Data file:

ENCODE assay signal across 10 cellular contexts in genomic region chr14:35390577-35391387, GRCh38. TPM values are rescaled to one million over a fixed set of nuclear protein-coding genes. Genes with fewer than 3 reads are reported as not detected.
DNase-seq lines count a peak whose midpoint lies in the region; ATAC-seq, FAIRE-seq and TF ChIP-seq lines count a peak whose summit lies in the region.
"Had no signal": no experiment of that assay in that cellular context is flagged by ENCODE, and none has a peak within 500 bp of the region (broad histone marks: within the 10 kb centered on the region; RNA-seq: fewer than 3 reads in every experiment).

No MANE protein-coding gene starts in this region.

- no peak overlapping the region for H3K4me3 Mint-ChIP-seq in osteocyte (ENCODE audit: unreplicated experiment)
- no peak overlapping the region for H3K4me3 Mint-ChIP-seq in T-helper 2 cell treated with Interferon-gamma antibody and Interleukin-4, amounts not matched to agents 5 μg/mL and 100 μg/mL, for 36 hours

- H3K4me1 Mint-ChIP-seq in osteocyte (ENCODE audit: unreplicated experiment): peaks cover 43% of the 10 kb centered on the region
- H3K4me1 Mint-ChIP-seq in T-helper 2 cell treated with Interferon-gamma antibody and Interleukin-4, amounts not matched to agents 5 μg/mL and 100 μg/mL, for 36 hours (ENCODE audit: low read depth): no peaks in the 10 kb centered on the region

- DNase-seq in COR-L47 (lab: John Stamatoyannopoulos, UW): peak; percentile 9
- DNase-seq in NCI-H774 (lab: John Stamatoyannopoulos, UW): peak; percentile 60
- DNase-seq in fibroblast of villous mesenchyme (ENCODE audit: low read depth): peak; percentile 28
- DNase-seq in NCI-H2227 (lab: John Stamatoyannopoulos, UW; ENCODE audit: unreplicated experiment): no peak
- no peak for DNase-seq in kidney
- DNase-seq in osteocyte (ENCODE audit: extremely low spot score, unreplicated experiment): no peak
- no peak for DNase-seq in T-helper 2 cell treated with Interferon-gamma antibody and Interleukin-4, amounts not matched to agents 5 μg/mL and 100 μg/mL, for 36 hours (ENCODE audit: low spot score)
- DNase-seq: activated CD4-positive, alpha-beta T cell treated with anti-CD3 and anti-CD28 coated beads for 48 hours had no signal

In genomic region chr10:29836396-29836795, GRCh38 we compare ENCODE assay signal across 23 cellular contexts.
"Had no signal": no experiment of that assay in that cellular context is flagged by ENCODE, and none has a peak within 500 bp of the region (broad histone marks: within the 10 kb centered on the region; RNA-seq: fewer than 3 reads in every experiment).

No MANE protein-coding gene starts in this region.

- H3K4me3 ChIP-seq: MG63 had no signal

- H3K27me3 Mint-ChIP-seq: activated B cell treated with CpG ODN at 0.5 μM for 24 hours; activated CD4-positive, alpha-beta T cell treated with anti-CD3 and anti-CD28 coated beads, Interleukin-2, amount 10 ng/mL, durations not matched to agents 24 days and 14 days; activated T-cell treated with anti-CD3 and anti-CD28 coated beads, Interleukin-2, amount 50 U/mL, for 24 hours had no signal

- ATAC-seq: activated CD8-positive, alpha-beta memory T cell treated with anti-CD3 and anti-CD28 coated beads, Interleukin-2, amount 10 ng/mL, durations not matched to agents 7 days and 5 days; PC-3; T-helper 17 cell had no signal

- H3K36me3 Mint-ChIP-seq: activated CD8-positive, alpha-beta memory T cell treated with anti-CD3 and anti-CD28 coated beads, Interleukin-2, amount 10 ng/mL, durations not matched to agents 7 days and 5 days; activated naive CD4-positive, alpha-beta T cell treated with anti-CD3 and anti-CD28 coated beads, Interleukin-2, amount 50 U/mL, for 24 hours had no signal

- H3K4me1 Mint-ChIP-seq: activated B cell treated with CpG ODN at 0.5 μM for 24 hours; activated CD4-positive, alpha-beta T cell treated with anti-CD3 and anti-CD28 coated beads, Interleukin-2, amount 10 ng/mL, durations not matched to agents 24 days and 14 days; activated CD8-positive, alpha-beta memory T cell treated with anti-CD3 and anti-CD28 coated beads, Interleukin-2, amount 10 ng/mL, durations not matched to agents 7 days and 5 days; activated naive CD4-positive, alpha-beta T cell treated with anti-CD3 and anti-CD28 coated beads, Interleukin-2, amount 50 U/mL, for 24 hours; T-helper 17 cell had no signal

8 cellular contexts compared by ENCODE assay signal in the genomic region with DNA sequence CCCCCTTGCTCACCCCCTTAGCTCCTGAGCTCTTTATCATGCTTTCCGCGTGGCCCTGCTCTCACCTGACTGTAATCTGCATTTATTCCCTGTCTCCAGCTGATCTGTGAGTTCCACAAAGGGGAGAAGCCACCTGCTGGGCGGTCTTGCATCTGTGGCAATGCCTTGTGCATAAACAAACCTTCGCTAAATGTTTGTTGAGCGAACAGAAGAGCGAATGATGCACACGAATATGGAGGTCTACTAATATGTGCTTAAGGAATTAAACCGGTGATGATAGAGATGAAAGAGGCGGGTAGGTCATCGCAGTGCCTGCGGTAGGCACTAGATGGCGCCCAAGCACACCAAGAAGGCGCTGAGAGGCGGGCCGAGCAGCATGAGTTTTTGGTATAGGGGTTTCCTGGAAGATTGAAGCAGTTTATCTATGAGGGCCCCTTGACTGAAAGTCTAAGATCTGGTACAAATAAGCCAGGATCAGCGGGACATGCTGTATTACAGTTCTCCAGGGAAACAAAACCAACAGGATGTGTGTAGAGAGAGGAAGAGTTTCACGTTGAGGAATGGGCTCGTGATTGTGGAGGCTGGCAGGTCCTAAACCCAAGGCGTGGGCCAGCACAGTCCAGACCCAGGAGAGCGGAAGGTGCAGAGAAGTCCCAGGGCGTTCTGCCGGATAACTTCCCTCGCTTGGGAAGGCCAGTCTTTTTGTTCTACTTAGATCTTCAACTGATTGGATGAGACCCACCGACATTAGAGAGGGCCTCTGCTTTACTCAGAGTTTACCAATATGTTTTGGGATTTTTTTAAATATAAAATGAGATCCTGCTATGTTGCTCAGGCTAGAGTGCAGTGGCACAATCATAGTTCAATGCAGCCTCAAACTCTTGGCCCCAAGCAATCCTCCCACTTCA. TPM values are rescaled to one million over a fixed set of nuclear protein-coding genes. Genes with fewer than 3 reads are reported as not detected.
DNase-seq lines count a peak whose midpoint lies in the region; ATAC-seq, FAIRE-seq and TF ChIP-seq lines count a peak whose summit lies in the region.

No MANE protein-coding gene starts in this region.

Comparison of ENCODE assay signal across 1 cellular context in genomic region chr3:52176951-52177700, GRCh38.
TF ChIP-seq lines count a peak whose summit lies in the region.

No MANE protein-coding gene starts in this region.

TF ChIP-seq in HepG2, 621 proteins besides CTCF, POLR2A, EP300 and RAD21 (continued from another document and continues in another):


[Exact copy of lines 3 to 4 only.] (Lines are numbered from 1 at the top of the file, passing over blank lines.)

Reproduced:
"Had no signal": no experiment of that assay in that cellular context is flagged by ENCODE, and none has a peak within 500 bp of the region (broad histone marks: within the 10 kb centered on the region; RNA-seq: fewer than 3 reads in every experiment).

No MANE protein-coding gene starts in this region.